Maria de los Angeles Floves, 71, lives in a rented North Vancouver apartment with her husband and pay a reasonable rent but are worried for the future when they see the same apartment going for double what they pay. PNG
Seventy-one-year-old Maria de los Angeles Flores and her husband live in an immaculate one-bedroom apartment ideally located in North Vancouver close to shops and a community centre.
The couple, who immigrated from Mexico, pay $800 a month in rent and haven’t had a rent increase in the six years they have lived there. But like many seniors, on low fixed incomes living in an affordable rental, they worry when they see similar units coming on the market in their neighbourhood for nearly double the price they pay.
“She’s very grateful and always available to give a hand to the landlord. She helps them take care of their children twice a week. She never complains because she knows the reality of what is out there and wants to avoid any trouble,” said Monica Murguia, of the 411 Seniors Centre Society, who acted as a translator for an interview with Postmedia News.
During the interview de los Angeles Flores learned she would be entitled to a provincial rental subsidy called SAFER (Shelter Aid for Elderly Renters) but she’s reluctant to apply saying she doesn’t want to be a burden to society. After some coaxing, she agreed to let the 411 Seniors Centre help her with the application.
Vancouver’s West End MLA Spencer Chandra Herbert said many elderly renters live in fear their rent will rise beyond their ability to pay. The average monthly payment for Canada Pension Plan and Old Age Security is less than $1,200 a month, while rent for a one-bedroom apartment new to the market in the West End is $2,000 to $2,300.
Seniors who have rented the same apartment for years in the West End, typically pay half of that amount. But they are increasingly targeted for eviction to clear the way for the landlord to increase the rent for a new tenant, said Chandra Herbert. Some landlords falsely claim the suite will be used by a family member or get seniors to “self-evict” by tricking them into signing one year leases then raising the rent dramatically after the year ends, he said.
Chandra Herbert worked with one senior who was evicted after the landlord claimed the apartment would be used by a family member. Instead, it was rented to a new tenant for $1,800 — an increase of $800 a month. The senior couldn’t afford the $50 to lodge a complaint with the B.C. Residential Tenancy Branch and ended up moving to the Fraser Valley to find a comparable sized suite for $1,000.
Under the Residential Tenancy Act, landlords can be fined if they illegally evict a tenant, but the $5,000 fine isn’t much of a deterrent since the new higher rent quickly covers the cost, Chandra Herbert said. In order to be a true deterrent, the fine would have to be raised, he said.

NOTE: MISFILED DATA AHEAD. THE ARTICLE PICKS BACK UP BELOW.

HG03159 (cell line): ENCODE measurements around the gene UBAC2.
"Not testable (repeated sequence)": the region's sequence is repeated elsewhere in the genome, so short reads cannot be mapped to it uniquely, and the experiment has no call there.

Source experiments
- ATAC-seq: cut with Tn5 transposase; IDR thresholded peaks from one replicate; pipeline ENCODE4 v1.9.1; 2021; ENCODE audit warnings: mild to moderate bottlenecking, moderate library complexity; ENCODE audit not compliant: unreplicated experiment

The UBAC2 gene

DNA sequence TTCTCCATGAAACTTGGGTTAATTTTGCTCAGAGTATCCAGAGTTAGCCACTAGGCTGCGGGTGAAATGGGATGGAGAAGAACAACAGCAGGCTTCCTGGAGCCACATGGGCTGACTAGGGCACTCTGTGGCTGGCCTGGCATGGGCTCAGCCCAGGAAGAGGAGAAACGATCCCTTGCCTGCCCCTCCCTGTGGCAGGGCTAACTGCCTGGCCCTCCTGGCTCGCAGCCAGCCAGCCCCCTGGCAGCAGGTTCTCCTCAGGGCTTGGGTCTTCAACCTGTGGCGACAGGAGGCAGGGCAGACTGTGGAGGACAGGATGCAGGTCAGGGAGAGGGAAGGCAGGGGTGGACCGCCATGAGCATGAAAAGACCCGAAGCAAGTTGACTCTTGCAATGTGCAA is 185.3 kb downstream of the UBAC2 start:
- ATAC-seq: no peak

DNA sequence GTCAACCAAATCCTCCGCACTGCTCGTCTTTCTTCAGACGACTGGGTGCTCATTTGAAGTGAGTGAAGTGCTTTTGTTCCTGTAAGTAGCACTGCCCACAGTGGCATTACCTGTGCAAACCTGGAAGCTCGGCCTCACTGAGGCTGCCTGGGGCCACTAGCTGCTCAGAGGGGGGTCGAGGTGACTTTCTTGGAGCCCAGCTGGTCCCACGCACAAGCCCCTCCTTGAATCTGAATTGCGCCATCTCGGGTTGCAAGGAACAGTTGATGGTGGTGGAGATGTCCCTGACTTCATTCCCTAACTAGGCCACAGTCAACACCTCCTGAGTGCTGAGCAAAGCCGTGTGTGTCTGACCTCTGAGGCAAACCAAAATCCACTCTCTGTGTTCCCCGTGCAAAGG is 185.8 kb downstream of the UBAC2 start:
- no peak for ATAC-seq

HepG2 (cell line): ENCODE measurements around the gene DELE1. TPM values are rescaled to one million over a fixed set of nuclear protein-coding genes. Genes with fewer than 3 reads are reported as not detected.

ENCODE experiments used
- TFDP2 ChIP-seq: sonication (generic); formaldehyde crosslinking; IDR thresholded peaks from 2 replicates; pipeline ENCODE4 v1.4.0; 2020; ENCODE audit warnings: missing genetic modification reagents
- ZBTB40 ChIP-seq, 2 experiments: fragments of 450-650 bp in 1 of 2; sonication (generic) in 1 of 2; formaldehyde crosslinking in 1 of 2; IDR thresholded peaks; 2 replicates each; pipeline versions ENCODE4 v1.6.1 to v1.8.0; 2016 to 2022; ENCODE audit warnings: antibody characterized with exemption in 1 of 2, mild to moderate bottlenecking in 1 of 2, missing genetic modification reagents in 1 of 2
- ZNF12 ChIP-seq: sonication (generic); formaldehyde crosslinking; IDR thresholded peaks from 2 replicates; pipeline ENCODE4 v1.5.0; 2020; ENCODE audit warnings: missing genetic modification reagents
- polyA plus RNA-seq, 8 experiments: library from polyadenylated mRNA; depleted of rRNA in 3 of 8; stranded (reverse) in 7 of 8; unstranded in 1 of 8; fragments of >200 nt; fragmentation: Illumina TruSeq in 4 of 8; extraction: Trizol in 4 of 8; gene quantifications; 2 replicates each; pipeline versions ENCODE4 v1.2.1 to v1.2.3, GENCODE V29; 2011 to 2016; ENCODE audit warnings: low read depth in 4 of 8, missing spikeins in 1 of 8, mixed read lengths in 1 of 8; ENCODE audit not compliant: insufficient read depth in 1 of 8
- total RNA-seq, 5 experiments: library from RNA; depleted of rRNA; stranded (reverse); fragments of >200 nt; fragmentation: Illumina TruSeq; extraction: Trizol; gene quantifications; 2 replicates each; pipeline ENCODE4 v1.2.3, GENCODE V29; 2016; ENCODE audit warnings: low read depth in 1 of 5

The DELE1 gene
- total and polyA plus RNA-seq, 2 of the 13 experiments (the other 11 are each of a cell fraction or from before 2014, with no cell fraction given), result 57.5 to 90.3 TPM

B.C. Seniors Advocate Isobel Mackenzie said she’s heard some seniors muse about moving into subsidized residential care early, if they can qualify, in order to avoid high market rents.
Mackenzie believes one of the answers is providing additional financial aid to renters through the SAFER grant. She said the current SAFER rental cap is not realistic in high housing markets like Vancouver and Victoria, which has seen the average rental price increase 34 per cent over the past 10 years. The SAFER rental cap has risen just 9 per cent in the same time period, which means more seniors are left with a deficit each month.
“It doesn’t matter if it’s $50 or $500 deficit. It they are short that amount every month how can they sustain it,” said Mackenzie. “Ideally it (the rental cap) would rise to the average rent for that area,” she said.
Currently, 20, 241 low-income British Columbian seniors — over the age of 60 — receive the SAFER subsidy. More than half of them live in Vancouver which has the highest rents in the province.
Mackenzie also wants to see the number of subsidized housing units for seniors increased, which would ensure they would not have to pay more than 30 per cent of their income towards the cost of rent. Currently there are 2,325 seniors, aged 65 and older, approved for subsidized housing in the province but are still waiting for an available unit. The average wait is 2.2 years provincially, but 2.5 years in the area covered by the Vancouver Coastal Health Authority.
How senior renters on low fixed incomes end up living with a deficit each month
When calculating the SAFER subsidy for low-income seniors in high rental markets like Vancouver and Victoria, the maximum rent the government determines its subsidy on is capped — leaving a majority of seniors struggling to make ends meet.
Vancouver rent is capped at $765 monthly.
So a Vancouver senior on a fixed income of $1,600 who is paying $960 for a one-bedroom apartment would be eligible for a SAFER subsidy of $237.
After monthly expenses of $1,000, he or she would have a monthly deficit of $129 even with the SAFER subsidy.
Victoria rent is capped at $667.
A Victoria senior on a fixed income of $1,550 who is paying $867 for a one-bedroom apartment would be eligible for a $170 SAFER subsidy.
After monthly expenses of $1,000 he or she would have a monthly deficit of $136.
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